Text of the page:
Question #1: Nursing — Right or Privilege?
(This post is part of a series for July 2013 entitled “Question Month.” Read the intro to the series here.)
My Facebook post earlier today:
“After a night like last night, with two children reluctant to sleep and frequently waking, fatigued me would wean Owlet and night-wean Platypup. How much say should fatigued me get? No, that’s not my real question this morning. This morning my question is this: is nursing a right or a privilege? Is that static or changing with age?”
I knew this was the right question as soon as I realized I was able to convince myself that nursing was a baby/child’s right, turn around and successfully debate that it was a privilege, and do the same with constant vs. evolving over time. I am a decent debater (some call it argumentative) but I am not often this effective at changing my own mind! In fact, it is precisely my tendency to judge and close the issue promptly that this Question Month is targeting.
Some great points were raised by commentators and I found myself enjoying having a central topic for my stray thoughts to gather ’round today. Below are as many of my mental trails as I could encapsulate in one sitting:
– nursing relieves hunger and thirst, soothes physical and emotional upset, and encourages sleep.
– the above are all things I feel it is my duty as a parent to take care of on behalf of my children, in step with their age.
– milk is a child’s biological birthright, and nursing to term, as other mammals do, means several years by all accounts.
– nursing is always a privilege because the mother’s body is her own and she chooses whether and when to grant access.
– nursing begins as a right because it is the main way to nourish and soothe an infant (ignoring the modern options of pumped milk or formula for the moment) and evolves to a privilege gradually as the baby begins to eat, drink, and find comfort in other ways.
– can my children, raised in a society so strikingly in conflict with their evolutionarily honed inborn expectations, be trusted to know what they need the way their distant ancestors would have?
– somehow lately, especially in the week and a half or so since I began letting Owlet nurse more frequently, I have found myself using nursing as a parenting tool — to Platypup, that means no milk if he is using his whacking-mama’s-chest sign for milk (instead of the sign language gesture or really any sort of gentler affirmative response to the idea of milk). To Owlet, that has meant making statements like “no milk now because you were just hitting your brother.” I am somewhat uncomfortable with this notion that milk can be part of the sticker reward system method of discipline that I am mistrustful of to begin with. Does my discomfort mean I feel milk is a right and not to be sullied with bargaining or even expectations of behavior?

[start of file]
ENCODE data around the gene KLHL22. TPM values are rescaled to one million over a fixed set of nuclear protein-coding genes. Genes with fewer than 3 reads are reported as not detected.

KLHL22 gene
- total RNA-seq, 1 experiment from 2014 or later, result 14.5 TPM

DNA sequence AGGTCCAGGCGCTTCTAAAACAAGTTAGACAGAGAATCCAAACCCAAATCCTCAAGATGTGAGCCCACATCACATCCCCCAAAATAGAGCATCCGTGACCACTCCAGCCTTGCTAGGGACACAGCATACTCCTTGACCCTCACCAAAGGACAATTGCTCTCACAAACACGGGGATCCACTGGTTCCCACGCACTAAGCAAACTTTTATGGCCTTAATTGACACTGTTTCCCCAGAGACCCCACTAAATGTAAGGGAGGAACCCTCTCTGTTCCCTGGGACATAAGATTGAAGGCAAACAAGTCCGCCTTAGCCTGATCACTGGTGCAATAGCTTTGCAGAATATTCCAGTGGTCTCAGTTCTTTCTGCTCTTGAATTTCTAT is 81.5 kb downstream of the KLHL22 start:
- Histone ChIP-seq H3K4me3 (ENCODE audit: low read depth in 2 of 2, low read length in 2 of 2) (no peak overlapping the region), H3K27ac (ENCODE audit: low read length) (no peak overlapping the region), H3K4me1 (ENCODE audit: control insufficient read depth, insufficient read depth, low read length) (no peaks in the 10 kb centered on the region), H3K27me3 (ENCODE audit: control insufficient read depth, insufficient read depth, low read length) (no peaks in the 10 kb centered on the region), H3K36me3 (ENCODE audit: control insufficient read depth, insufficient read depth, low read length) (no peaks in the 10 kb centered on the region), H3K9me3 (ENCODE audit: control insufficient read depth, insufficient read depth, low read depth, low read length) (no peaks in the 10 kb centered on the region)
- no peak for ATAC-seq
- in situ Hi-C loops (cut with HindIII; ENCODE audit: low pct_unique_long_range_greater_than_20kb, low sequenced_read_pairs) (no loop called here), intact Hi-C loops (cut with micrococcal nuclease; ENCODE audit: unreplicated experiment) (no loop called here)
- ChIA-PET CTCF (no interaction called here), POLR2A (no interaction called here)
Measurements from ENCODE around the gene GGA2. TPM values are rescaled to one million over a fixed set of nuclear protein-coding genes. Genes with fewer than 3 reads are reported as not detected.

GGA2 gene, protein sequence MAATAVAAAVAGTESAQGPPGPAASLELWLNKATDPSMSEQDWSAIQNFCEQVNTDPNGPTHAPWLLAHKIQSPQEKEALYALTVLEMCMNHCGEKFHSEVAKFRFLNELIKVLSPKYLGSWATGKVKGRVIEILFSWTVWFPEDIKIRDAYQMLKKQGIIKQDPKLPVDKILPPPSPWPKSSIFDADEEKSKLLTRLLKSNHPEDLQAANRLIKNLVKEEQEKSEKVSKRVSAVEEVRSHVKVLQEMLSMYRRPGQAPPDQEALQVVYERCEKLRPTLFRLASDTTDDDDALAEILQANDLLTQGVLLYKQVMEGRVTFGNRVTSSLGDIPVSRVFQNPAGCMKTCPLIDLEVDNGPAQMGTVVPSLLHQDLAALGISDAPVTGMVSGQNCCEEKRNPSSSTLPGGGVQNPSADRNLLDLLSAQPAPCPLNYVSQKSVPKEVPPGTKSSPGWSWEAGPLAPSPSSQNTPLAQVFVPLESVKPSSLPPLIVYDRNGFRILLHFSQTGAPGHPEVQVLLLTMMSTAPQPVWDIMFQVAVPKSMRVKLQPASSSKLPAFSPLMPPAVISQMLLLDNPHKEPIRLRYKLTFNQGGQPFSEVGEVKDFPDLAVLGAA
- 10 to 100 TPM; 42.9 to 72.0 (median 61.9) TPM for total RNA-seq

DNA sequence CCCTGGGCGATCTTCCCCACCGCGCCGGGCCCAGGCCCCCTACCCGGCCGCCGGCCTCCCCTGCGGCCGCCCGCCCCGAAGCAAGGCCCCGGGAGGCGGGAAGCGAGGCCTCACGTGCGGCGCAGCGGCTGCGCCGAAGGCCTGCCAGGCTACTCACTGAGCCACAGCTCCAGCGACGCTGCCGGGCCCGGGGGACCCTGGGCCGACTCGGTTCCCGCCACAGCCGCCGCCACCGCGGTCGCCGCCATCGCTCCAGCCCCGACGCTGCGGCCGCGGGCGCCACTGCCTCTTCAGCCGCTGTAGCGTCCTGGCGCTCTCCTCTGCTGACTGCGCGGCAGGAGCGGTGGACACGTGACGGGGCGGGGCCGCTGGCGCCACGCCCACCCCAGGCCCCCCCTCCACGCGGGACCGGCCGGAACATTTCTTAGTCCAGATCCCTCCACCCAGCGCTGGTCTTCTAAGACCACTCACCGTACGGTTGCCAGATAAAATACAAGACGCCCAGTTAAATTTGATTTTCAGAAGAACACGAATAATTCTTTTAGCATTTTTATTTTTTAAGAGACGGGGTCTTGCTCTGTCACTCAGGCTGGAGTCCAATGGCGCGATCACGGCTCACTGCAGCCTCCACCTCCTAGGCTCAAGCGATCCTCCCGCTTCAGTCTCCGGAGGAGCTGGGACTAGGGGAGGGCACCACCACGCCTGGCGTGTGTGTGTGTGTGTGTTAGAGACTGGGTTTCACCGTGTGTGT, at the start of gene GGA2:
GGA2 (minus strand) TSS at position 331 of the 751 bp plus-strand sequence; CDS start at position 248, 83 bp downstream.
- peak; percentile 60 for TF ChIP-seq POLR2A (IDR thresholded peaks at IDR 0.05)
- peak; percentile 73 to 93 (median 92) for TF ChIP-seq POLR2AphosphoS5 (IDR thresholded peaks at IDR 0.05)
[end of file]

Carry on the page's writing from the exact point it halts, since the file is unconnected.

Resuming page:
– The Continuum Concept, a book that I highly recommend despite how severely dated it is (published in 1975), suggests that we all have certain need-quotas that must be met in order to properly mature into the next stage of development. If we lack the right kinds and amounts of physical contact, intellectual stimulation, feelings of dependence and independence, etc., we will keep seeking them out even as we enter adulthood. Is nursing on demand integral to the development of our species, such that we are forever short of our potential without it?
And some admittedly more mundane hypotheses tangential to the question:
– Hypothesis: nursing on demand may turn out to be less effort for me than soothing the rejected party in other ways, i.e., the whole day may progress more smoothly because kids are secure and their requests accepted.
– Hypothesis: nursing on demand may mean much more effort for me than soothing the rejected party in other ways, i.e., the whole day may progress less smoothly because mom is resentful and irritated.
– Hypothesis: nursing on demand may make eventual weaning much harder.
– Hypothesis: nursing on demand may make eventual weaning easier.
(No joke, I have read the “experts” I trust as well as heard first-hand accounts supporting both of these pairs of conflicting hypotheses many times over.)
Further thoughts, anyone? I find the issue less than closed, as you can see.
(If you nurse them, they will sleep.)